ABC sells all its Oscar ad time; advertisers brace for political speeches

ABC will televise the 89th Academy Awards on Feb. 26 from the Dolby Theatre in Hollywood. Scenic artist Dena D'Angelo sprays gold paint to touch up the Oscar statue in 2015.
ABC will televise the 89th Academy Awards on Feb. 26 from the Dolby Theatre in Hollywood. Scenic artist Dena D’Angelo sprays gold paint to touch up the Oscar statue in 2015.
(Al Seib / Los Angeles Times)

ABC Television network is collecting about $2 million for each 30-second advertising spot in the upcoming 89th Academy Awards broadcast — a healthy boost over last year’s prices.

Burbank-based ABC, a unit of Walt Disney Co., announced Friday that it had sold all its commercial inventory for the Feb. 26 awards gala at the Dolby Theatre in Hollywood. The program will be hosted by ABC comedian Jimmy Kimmel.

Last year, the show was mired in controversy because of the lack of diversity among the award nominees. In 2016, ABC sold its ad inventory for an average of $1.72 million per 30 second spot, according to a survey of advertising buyers by Kantar Media, which tracks spending.


Kenneth Turan and Justin Chang chat about the 2017 Academy Awards, and which movie might win for best picture.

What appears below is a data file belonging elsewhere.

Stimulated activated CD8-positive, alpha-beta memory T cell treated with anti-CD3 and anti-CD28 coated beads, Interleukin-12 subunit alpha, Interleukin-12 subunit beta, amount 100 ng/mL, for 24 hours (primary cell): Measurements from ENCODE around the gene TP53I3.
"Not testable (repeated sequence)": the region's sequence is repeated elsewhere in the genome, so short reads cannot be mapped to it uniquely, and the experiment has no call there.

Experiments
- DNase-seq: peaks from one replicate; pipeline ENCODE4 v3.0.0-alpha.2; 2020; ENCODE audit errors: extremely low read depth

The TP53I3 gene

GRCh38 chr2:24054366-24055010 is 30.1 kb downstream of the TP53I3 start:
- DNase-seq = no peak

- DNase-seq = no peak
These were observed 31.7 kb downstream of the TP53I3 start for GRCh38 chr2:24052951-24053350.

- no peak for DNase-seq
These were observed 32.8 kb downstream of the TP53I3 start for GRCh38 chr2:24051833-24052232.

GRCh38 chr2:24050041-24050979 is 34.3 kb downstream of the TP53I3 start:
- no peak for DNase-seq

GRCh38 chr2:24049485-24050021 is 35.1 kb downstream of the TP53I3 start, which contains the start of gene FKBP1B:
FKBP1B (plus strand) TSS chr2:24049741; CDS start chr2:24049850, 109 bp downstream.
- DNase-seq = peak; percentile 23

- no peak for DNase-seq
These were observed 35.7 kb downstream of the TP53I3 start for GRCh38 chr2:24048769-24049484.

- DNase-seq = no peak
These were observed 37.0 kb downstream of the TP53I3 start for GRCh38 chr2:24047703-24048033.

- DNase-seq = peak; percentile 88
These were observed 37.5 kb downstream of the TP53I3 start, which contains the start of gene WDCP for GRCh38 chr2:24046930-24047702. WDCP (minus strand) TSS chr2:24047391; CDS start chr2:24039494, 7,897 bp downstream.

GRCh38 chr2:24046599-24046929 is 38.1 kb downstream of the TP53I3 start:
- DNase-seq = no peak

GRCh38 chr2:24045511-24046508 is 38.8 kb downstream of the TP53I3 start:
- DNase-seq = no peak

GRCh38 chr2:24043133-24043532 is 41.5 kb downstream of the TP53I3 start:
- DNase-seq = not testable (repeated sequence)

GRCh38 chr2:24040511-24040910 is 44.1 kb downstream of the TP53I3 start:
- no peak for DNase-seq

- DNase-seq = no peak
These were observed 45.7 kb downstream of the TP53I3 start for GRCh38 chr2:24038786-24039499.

Various factors could account for the increase in ad spending this year, including fundamental changes in the advertising market.

ABC’s rate increase comes as advertisers scramble to buy time in shows that will be watched live, which is becoming increasingly important at a time when consumers actively seek out ways to avoid commercials.

Additionally, clouds over the Oscar telecast lifted last month when the Academy of Motion Picture Arts and Sciences voted for a diverse slate of nominees for this year’s show. But there is a potential for another Oscar flap because of highly charged emotions in Hollywood over the election of President Trump.

“We will have diversity of a different kind this year: The conversation won’t be about racial diversity but diversity of political points of view,” said Jon Swallen, chief research officer for Kantar Media.

Political themes punctuated last Sunday’s Grammys music award show on CBS. At the Golden Globes award ceremony on NBC in January, actress Meryl Streep sparked the ire of Trump when she used her acceptance speech to skewer Trump’s conduct, particularly when he mocked a disabled reporter while on the campaign trail.


We will have diversity of a different kind this year: The conversation won’t be about racial diversity but diversity of political points of view.

— Jon Swallen, chief research officer for Kantar Media

Some Oscar advertisers, who bought their spots months ago, might be bracing for a furor over politics, particularly if conservatives decide to tune out. But if the Grammys were any indication, this year’s Oscar ratings could be higher than last year when the Academy Awards broadcast attracted 34.4 million viewers, an eight-year low.

“Trump has been very good for television,” said Ashwin Navin, chief executive of Samba TV, a data and analytics firm. “The politically charged environment has been good for television, including these award shows.”